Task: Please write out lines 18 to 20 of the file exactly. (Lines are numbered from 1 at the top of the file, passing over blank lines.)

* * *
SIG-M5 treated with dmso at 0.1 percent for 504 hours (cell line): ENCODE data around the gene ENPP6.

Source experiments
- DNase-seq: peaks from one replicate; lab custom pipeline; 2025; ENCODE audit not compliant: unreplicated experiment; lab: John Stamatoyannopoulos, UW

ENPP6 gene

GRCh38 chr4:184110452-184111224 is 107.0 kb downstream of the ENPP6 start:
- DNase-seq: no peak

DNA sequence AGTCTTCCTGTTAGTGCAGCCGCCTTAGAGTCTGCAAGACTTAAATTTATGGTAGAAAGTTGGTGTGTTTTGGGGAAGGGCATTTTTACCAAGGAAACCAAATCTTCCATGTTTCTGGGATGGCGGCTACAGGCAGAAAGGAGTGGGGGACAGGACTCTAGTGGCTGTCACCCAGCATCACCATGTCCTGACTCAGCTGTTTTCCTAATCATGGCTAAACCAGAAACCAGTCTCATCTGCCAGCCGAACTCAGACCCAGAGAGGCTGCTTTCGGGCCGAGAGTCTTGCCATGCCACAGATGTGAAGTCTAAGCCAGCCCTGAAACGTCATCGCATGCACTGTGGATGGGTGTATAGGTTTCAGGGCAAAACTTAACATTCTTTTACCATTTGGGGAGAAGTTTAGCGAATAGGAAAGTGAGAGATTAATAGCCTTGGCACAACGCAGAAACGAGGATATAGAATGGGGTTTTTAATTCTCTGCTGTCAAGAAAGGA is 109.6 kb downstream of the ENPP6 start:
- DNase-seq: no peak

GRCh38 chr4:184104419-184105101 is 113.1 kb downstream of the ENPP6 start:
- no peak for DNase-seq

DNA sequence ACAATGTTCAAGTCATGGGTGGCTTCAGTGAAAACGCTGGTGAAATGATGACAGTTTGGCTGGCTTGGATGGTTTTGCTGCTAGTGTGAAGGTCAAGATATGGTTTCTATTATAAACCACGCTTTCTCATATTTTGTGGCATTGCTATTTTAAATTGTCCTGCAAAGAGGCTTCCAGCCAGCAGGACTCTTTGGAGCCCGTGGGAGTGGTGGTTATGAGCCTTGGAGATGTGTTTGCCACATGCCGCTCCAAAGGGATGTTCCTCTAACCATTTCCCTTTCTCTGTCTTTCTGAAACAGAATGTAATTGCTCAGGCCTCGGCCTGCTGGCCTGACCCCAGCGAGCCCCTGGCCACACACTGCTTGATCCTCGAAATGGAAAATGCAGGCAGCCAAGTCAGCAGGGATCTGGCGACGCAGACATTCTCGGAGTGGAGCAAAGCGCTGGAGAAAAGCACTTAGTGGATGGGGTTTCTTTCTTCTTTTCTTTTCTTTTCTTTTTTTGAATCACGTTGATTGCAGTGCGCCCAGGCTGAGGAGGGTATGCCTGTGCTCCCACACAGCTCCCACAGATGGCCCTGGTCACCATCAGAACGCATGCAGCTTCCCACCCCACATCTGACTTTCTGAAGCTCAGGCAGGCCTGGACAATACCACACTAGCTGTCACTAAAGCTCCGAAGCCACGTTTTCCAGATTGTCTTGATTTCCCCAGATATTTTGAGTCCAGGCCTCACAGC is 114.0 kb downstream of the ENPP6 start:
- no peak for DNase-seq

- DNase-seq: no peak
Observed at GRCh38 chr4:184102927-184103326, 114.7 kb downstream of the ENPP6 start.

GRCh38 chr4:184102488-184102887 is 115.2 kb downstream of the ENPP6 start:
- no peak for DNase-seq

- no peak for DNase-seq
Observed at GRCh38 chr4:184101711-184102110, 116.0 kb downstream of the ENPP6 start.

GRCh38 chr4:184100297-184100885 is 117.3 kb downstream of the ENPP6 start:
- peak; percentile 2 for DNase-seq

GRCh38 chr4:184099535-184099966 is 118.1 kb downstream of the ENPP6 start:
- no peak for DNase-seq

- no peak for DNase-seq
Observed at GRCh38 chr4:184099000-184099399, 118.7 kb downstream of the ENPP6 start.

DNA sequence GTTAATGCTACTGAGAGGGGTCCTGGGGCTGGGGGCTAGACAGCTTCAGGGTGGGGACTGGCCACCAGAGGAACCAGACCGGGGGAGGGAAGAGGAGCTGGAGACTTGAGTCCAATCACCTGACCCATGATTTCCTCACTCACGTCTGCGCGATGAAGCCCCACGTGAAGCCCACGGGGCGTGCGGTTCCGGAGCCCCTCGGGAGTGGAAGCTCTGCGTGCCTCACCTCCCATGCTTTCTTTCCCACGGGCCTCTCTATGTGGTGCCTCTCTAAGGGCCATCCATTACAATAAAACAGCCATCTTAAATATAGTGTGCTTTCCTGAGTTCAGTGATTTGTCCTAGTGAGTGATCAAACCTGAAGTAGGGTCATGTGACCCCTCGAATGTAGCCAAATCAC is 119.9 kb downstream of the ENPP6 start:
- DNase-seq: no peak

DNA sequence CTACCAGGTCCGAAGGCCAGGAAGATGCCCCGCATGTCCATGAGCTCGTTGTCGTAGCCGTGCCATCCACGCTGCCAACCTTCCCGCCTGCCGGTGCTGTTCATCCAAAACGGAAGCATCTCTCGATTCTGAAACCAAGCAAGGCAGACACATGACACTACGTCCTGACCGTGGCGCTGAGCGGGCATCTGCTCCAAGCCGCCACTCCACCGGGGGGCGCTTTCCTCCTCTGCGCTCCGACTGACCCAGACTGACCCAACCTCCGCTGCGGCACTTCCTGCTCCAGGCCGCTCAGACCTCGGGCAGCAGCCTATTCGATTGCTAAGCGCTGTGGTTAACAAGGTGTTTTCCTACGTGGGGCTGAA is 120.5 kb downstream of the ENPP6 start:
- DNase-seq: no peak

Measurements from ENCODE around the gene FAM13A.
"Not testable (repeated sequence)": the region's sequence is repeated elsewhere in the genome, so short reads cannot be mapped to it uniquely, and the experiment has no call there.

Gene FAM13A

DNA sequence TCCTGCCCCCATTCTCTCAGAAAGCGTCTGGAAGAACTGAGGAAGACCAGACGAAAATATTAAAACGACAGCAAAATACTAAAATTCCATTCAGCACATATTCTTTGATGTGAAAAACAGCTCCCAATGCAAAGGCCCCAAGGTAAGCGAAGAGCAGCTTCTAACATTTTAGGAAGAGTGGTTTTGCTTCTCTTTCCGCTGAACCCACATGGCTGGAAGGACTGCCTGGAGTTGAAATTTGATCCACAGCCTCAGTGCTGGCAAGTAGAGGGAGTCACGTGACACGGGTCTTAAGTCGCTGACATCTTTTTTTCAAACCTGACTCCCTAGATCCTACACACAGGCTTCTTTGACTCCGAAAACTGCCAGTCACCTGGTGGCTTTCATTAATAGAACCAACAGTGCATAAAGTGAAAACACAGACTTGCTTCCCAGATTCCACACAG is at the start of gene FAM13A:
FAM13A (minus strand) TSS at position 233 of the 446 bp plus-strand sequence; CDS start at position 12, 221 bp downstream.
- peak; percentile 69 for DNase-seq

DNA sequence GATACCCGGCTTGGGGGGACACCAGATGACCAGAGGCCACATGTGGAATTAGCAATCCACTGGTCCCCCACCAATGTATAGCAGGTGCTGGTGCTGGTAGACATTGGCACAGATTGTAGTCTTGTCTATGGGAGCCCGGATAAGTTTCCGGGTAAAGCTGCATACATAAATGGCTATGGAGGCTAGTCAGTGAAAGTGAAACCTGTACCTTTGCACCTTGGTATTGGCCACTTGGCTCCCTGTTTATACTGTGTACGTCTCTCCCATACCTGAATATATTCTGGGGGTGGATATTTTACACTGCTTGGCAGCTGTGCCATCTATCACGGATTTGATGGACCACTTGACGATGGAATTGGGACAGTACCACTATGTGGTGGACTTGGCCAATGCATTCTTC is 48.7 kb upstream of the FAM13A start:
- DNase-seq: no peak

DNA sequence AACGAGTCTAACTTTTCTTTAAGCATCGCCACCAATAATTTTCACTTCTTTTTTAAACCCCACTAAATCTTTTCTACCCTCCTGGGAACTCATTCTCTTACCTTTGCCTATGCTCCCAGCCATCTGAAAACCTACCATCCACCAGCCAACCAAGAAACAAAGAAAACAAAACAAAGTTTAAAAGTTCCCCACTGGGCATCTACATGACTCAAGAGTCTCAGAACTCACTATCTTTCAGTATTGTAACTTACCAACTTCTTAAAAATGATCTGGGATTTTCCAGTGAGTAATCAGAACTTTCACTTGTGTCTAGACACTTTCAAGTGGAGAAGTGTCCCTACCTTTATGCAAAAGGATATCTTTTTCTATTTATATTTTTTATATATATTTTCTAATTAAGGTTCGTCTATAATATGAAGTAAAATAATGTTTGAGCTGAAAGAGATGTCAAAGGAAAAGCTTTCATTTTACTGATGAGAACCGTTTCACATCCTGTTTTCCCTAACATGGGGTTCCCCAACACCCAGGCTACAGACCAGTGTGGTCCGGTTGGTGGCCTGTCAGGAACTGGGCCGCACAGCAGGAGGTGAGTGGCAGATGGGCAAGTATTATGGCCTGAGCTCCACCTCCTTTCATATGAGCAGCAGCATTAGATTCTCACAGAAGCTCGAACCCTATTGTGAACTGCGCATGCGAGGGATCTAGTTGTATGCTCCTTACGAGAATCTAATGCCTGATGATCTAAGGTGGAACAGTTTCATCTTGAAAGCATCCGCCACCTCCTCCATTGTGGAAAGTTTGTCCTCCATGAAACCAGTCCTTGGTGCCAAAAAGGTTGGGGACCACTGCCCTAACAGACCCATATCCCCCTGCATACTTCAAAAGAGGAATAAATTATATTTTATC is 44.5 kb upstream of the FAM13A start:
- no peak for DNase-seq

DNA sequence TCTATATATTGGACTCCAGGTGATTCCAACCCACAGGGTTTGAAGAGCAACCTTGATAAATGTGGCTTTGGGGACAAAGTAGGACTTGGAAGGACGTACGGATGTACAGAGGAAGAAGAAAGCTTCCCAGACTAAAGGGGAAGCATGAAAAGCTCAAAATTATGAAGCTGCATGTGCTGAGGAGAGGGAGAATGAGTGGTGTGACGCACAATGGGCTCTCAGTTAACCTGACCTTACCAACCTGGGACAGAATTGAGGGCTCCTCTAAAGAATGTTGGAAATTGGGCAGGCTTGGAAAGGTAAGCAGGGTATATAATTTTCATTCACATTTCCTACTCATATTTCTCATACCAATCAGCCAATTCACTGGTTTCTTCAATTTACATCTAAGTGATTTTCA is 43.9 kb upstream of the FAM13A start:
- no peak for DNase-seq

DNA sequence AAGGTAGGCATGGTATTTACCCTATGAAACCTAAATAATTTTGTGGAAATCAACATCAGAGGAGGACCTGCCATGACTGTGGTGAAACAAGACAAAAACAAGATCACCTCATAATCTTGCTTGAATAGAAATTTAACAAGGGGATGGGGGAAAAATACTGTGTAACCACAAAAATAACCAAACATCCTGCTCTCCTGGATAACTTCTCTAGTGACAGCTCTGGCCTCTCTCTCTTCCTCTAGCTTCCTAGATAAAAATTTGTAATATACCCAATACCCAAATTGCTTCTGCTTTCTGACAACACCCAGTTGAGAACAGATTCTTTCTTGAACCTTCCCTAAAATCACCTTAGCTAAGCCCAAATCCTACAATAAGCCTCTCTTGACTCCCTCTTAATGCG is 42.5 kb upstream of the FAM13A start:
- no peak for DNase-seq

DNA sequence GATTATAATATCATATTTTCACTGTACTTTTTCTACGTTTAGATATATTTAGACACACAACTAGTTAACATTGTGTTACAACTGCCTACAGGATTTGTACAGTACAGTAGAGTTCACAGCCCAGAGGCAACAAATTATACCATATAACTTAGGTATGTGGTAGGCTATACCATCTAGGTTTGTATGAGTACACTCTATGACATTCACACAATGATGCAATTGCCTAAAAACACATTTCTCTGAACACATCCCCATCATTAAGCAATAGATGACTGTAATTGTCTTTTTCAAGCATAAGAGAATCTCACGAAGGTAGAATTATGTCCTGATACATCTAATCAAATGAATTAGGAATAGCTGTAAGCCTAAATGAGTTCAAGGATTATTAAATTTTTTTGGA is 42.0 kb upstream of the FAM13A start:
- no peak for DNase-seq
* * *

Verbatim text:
Observed at GRCh38 chr4:184101711-184102110, 116.0 kb downstream of the ENPP6 start.

GRCh38 chr4:184100297-184100885 is 117.3 kb downstream of the ENPP6 start:
- peak; percentile 2 for DNase-seq